Katara was the first to break eye contact with him, in the end, a cord of shame twisting deep in her stomach. She bit her lip, but didn’t say anything. Heartbeats echoed tensely around her, but then the silence was shattered by four simultaneous pairs of chopsticks clattering against clay bowls. She stared down at her own, sitting on the ground before her.
After several more long moments, Aang broke the silence again. “Wow… camping. It really seems like old times again, doesn’t it?” There was actual levity in his voice, and to his credit it did lighten the mood of the circle.
Zuko picked up a several days’ old mantou bun and broke it in half. “If you really want it to feel like old times, I could—ah—chase you around awhile and try to capture you.” His tone indicated he’d latched onto Aang’s levity and ran with it—and also succeeded in doing so; his smile was sly and looked practically comfortable on his face.
The laughter of the rest of the group flickered around Katara like the flames of the fire, something she saw and heard but couldn’t quite feel either really touch her. She heard a quiet, sarcastic ha, ha leave her mouth, but it sounded distant to her own ears. Zuko’s words were louder in her head—they die from hunger—and she kept remembering the hollows on his face and the darkness beneath his eyes when his uncle had been hurt in the abandoned town of Tu Zin. It was in such sharp contrast to the arrogant, armored Fire Nation Prince that hunted them down for so many months on end, who’d stolen her mother’s necklace and used her for bait, who’d attacked Suki’s home without thought, and it wrenched something within her chest.
On her right, Sokka made a toast to Zuko that was drowned out by a rushing sound in her ears. How dare Zuko make her feel ashamed in her own thoughts when he’d done so many horrible things to them. A scowl threatened to drag the line of her mouth downward. Being a refugee and a lowly teashop assistant served him right after all he’d done in his pursuit of Aang—and it hadn’t even humbled him; after all, he’d turned on them again in the catacombs, and while she spent exhausting days bringing Aang back from the edge of death, he went home as a celebrated hero. All Katara seemed to do was lose and lose—her mother, her people, her heritage, her father, nearly the Avatar himself—and all Zuko seemed to do was win and win, despite it all. All the Fire Nation did was win and win and take and destroy. Her jaw started to hurt, and Katara realized she was clenching her teeth together tight as a vice.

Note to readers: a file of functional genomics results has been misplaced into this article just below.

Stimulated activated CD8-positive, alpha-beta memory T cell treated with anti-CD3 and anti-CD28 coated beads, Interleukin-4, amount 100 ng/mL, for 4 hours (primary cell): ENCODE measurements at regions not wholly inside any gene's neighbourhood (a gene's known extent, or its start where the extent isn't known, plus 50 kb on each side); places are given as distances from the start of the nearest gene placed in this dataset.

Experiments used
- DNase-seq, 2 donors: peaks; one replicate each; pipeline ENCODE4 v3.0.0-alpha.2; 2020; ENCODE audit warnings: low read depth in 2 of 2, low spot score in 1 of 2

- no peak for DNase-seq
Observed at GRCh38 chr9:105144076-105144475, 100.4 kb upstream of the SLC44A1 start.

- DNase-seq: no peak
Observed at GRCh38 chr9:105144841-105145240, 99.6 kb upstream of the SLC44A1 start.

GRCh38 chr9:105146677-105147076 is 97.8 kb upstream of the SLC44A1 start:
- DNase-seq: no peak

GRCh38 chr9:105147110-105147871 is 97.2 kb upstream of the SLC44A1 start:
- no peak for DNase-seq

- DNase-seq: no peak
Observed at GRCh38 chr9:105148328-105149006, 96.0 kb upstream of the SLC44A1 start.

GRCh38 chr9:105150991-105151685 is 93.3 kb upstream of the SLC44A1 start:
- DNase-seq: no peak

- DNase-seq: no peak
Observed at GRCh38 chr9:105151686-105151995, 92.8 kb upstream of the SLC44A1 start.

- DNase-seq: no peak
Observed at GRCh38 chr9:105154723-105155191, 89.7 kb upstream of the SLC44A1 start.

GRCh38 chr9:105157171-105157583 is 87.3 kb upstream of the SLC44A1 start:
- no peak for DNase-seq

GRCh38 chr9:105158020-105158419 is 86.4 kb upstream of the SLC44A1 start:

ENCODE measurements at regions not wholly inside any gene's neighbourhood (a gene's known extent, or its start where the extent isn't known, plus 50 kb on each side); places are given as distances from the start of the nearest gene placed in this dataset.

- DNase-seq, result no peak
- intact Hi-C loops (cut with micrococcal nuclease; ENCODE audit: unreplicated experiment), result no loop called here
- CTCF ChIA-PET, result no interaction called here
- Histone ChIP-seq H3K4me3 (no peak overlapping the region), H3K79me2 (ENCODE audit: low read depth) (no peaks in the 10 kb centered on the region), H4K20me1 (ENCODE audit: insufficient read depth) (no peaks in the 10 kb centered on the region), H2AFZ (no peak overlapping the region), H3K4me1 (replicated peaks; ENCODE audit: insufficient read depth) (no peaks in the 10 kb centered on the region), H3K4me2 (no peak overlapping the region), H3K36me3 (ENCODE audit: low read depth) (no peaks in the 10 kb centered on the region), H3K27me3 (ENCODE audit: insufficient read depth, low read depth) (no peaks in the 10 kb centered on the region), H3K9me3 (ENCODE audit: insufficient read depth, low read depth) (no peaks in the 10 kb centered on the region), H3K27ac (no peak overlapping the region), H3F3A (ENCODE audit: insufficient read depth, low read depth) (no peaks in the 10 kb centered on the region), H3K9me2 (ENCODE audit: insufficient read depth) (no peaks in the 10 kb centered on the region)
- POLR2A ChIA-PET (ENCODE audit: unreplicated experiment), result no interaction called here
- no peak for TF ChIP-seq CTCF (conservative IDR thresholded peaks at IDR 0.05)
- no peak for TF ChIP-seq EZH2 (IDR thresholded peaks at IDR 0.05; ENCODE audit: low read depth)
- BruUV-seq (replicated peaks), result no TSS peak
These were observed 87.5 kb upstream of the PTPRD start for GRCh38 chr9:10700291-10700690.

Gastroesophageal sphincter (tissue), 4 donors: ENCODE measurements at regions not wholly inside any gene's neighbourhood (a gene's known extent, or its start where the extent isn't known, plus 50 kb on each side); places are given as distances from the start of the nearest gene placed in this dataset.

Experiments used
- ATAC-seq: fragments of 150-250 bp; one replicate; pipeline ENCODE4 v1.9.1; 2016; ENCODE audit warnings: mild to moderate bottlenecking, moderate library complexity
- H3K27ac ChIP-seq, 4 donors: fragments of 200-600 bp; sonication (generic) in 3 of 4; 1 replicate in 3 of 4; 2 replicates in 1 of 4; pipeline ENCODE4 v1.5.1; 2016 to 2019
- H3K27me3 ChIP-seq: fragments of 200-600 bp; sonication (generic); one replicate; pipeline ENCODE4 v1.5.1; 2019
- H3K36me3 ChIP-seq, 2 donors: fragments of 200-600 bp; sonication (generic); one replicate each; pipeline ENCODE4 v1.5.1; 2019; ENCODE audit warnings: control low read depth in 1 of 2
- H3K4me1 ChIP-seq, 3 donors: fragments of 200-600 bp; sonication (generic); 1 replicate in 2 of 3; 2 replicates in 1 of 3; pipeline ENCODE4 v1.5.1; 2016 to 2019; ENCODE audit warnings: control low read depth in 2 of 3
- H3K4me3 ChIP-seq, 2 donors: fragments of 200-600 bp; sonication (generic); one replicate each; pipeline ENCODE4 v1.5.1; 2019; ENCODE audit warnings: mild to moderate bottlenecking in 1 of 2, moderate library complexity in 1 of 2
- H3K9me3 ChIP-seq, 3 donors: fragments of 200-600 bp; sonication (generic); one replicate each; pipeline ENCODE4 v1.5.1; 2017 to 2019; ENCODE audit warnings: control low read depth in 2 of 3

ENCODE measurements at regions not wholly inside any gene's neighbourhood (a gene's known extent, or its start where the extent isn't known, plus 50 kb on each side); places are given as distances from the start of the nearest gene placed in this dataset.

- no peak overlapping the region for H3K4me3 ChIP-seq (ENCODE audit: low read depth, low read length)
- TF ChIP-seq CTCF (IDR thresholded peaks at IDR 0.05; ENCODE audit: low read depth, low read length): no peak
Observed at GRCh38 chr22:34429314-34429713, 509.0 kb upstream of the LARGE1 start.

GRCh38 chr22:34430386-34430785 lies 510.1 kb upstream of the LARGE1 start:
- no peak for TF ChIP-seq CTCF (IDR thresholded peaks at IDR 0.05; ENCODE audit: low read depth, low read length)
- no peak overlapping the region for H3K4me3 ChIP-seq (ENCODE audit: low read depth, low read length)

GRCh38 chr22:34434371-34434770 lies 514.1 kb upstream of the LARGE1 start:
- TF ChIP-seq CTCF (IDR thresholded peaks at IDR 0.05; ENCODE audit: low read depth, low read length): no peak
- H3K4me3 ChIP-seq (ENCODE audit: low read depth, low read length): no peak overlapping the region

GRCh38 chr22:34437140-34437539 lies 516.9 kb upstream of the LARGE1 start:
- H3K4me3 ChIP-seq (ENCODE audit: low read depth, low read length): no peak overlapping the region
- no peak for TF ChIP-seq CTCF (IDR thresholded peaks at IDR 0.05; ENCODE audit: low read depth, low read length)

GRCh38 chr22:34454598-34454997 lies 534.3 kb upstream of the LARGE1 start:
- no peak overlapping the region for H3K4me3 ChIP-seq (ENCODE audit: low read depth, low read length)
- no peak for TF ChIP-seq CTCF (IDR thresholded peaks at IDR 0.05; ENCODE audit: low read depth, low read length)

His voice cut through the rush in her ears like a blade. “I’m touched. I don’t deserve this.” She could almost hear his face fall, that self-deprecation she’d seen in him bubbling up again.
Something in her snapped. “Yeah,” Katara said, gaze shifting sharp from her bowl to him. “No kidding.”
She couldn’t stand to be here anymore, her heart thudding painfully in her chest, the light from the fire he’d made casting shadows about her, his golden gaze wondering at her and searching her face, his pulse insistent in the pad of her thumb. Like she had walked away from him teaching bending to Aang back at the temple, now too she rose in fluid anger and stalked off into the night.
The camp was a decent ways behind her when she heard the roll of waves with her own ears. She’d felt it pulling her, especially with the moon so close to full, and followed it until she reached the edge of a grassy cliff and perched on a rock there. It calmed her a little, the salt and the sea and the moon, allowed her space to breathe away from the smoke and heat and steady pulse that was Zuko.
He was infuriating.
It wasn’t that she even thought he was still trying to capture the Avatar; at this point, Katara was more than willing to concede she’d been wrong about that, after the way he’d fought against his sister earlier. He’d helped Sokka find and bring back their father with nothing to gain and virtually everything to lose if they’d been successfully stopped in doing so. And he’d stepped in, in her absence, and tended to dinner and made sure everyone had something to eat.
Despite chasing them relentlessly for so long, despite stealing her mother’s necklace and trying to use her as bait, despite hiring a bounty hunter to find them, despite playing his part in Aang’s near-death, despite setting a mercenary who could shoot fire from his mind after them, despite burning Toph, now he was with them. Now he was helping train Aang to face his own father, fighting his own sister to protect them, reuniting her family—now he was cooking for them, and unknowingly helping with her usual camp duties, and joking with them, and smiling so disarmingly—